Meet the new Editors-in-Chief of FEMS Microbiology Reviews: Bart Thomma (2 of 3)

15-05-2019

Here we introduce the second of the three new Co-Editors-in-Chief of FEMS Microbiology Reviews: Bart Thomma, Professor in the Laboratory of Phytopathology, Wageningen University, The Netherlands.

Bart Thomma, Professor in the Laboratory of Phytopathology, Wageningen University, The Netherlands.

Bart’s group studies fungal plant pathogens with particular emphasis on pathogen genome evolution and functional analysis of effectors that are secreted by these pathogens to establish disease on their hosts.

You can follow Bart on Twitter: @Team_thomma

What encouraged you to pursue a career in the field of microbiology?

“As son of a fruit grower I spent a lot of time in the orchards during my childhood. I got fascinated by the microbial diseases that appeared in these orchards from time to time, was amazed by the impact of some of them, and wanted to understand how these diseases occurred. This inspired me to start studying plant pathology.

Today, I am still fascinated to learn and understand the various mechanisms by which microbial plant pathogens escape plant host immune systems and are able to be successful in the everlasting arms races with their hosts.”

What inspired you to get involved with FEMS Microbiology Reviews?

“I am passionate about sharing our science, and think it is important to synthesize broad conceptual frameworks to capture findings in the field. Publishing is an important aspect of scientific research, and since many years I have been serving as editor for various research journals. I welcomed the opportunity to become involved in a reviews journal, initially as editorial board member, and presently as joint chief editor, because it allows to advance the field by promoting the synthesis of broader views and comprehensive stories that put findings of primary research into perspective.”

 How do you see the journal developing in the future?

“The challenge we have is to keep the journal up where it is at the moment, with an excellent reputation and a source for the most impactful and authoritative review papers.”

How would you describe FEMS Microbiology Reviews in three words?

“Microbes, microbes, microbes………or authoritative, comprehensive, timely”

Do you think there are misconceptions regarding FEMS Microbiology Reviews – if so, what?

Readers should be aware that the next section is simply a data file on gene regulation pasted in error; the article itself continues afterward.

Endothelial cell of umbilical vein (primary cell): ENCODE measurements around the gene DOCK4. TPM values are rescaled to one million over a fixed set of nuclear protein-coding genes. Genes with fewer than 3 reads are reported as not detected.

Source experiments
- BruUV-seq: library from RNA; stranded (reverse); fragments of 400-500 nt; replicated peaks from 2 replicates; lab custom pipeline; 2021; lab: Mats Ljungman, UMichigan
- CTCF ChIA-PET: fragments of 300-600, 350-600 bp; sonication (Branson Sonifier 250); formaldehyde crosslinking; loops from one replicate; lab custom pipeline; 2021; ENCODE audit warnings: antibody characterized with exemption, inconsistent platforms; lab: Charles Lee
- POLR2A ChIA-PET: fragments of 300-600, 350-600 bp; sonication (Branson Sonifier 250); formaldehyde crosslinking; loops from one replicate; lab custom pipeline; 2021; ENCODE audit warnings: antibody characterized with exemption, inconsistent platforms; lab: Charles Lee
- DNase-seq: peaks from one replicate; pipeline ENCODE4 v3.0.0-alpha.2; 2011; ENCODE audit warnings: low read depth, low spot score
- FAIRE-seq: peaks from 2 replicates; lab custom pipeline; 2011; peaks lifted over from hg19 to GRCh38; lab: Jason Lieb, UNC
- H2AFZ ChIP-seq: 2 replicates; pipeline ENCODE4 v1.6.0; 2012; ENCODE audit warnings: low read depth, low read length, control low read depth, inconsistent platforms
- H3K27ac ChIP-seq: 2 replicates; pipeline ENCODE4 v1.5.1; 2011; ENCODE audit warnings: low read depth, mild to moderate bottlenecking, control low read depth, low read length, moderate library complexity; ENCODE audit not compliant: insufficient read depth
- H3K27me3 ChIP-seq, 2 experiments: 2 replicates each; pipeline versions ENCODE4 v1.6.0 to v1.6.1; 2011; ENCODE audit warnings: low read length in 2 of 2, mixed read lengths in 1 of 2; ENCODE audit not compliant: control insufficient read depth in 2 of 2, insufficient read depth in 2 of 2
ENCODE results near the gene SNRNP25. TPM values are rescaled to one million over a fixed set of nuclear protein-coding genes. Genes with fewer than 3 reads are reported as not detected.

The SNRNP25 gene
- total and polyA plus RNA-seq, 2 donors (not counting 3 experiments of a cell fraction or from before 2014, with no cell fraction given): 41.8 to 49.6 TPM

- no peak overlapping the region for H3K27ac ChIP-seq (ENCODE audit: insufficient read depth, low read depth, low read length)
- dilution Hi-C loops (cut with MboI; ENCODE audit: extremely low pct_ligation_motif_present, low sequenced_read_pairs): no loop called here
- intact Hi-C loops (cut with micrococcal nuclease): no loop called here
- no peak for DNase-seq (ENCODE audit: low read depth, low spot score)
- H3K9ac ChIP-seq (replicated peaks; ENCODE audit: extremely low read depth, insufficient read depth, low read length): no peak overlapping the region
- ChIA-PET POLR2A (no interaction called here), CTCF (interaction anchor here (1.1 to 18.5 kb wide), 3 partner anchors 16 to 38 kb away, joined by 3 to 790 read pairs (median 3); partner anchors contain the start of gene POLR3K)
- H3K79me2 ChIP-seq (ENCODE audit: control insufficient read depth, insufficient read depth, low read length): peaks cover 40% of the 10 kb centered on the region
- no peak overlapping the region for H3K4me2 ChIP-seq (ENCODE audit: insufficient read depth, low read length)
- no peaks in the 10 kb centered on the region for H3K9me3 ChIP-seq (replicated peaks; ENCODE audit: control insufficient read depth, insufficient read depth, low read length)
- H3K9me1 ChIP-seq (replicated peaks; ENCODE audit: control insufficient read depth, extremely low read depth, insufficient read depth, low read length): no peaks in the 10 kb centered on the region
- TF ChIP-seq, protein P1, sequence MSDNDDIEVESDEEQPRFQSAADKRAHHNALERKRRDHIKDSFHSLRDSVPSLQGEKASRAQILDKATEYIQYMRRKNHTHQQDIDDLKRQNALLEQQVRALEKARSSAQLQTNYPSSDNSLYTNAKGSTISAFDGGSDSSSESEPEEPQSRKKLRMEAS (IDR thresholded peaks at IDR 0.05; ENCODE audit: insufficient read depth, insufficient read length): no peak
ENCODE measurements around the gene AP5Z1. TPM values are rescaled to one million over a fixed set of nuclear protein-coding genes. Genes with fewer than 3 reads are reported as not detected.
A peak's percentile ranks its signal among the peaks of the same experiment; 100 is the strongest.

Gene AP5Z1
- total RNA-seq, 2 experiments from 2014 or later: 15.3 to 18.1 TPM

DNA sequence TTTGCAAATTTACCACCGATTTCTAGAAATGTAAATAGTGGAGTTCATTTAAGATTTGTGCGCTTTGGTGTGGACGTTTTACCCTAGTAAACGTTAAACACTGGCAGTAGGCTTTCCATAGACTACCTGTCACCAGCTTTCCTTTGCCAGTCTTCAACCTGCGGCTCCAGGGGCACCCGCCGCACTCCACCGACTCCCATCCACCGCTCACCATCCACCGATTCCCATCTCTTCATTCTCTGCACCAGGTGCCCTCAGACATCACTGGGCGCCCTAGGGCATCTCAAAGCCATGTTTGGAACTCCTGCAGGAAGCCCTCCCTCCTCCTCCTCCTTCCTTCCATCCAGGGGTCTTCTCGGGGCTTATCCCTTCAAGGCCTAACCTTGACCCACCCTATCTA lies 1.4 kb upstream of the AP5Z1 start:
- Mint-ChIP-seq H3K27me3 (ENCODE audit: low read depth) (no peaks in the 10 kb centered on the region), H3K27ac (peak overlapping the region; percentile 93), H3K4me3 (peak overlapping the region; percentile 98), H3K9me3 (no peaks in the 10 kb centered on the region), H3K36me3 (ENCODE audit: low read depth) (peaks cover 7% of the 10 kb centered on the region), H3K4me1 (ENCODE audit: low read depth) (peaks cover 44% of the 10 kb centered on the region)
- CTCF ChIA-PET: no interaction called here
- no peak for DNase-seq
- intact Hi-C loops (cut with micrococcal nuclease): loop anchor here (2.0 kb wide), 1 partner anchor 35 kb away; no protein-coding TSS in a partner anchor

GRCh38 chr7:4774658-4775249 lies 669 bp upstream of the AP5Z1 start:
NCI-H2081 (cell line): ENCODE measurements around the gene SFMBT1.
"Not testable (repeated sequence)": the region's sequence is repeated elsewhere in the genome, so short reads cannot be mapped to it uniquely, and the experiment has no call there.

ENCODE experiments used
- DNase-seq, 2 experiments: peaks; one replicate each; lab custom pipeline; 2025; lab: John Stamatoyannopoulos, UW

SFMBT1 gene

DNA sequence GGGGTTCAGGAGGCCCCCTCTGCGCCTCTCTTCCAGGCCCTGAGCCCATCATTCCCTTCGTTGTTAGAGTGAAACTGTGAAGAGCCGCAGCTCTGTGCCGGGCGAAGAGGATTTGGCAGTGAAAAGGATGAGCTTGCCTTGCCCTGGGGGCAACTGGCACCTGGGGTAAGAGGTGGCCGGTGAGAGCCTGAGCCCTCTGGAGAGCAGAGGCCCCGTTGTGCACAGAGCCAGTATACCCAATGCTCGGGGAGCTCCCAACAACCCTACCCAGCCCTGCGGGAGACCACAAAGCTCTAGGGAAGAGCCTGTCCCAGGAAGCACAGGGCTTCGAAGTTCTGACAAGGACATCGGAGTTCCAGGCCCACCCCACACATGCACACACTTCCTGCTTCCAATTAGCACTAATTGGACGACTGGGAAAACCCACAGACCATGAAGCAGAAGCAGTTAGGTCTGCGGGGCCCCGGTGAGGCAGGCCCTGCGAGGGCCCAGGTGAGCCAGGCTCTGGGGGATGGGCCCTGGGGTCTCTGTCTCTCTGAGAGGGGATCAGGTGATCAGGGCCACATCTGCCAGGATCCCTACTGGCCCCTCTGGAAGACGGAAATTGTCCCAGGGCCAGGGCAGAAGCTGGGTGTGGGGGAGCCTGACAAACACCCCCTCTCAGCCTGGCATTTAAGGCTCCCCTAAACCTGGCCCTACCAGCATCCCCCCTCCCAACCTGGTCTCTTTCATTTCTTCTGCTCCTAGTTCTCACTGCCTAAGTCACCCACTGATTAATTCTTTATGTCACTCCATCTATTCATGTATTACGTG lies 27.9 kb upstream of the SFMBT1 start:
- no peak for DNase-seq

“I do not think there are misconceptions, necessarily, but I do think it is important to stress that FEMS Microbiology Reviews really is a society journal and that revenues are ploughed back into the field.”

What advice would you give to today’s early career researchers?

“Follow your heart and make sure you are passionate about whatever you do. Science is really important for society, but first and foremost you should enjoy the opportunity to do science. Although the scientific world is full of competition and does not always bring out the most appealing traits in people’s characters, realize that successful science mostly concerns team efforts.”

What is your favourite microbe, and why?

“It has to be a plant pathogenic fungus, and there are many fascinating ones, but at this moment I would choose Verticillium dahliae. This fungal species can cause disease on hundreds of plant hosts, while it can also colonize plants without causing any symptoms of disease. It has a remarkable capability of adaptation and, despite the absence of (frequent) sexual reproduction, shows extensive genomic rearrangements. How the fungus is able to mediate this is still unclear and something we would like to understand.”

Scope of the journal

As always, FEMS Microbiology Reviews publishes reviews dealing with all aspects of microbiology that have not been surveyed recently. Reviews should be devoted to topics of current interest and provide comprehensive, critical and authoritative coverage. They should provide new perspectives and critical, detailed discussions of significant trends in the areas being reviewed and may contain elements of a speculative and selective nature. All reviews should address both specialists and the general reader. Whenever possible, reviews should be put into the framework of general microbiology and biology.

Please read the Author Guidelines if you wish to make a submission to the journal.

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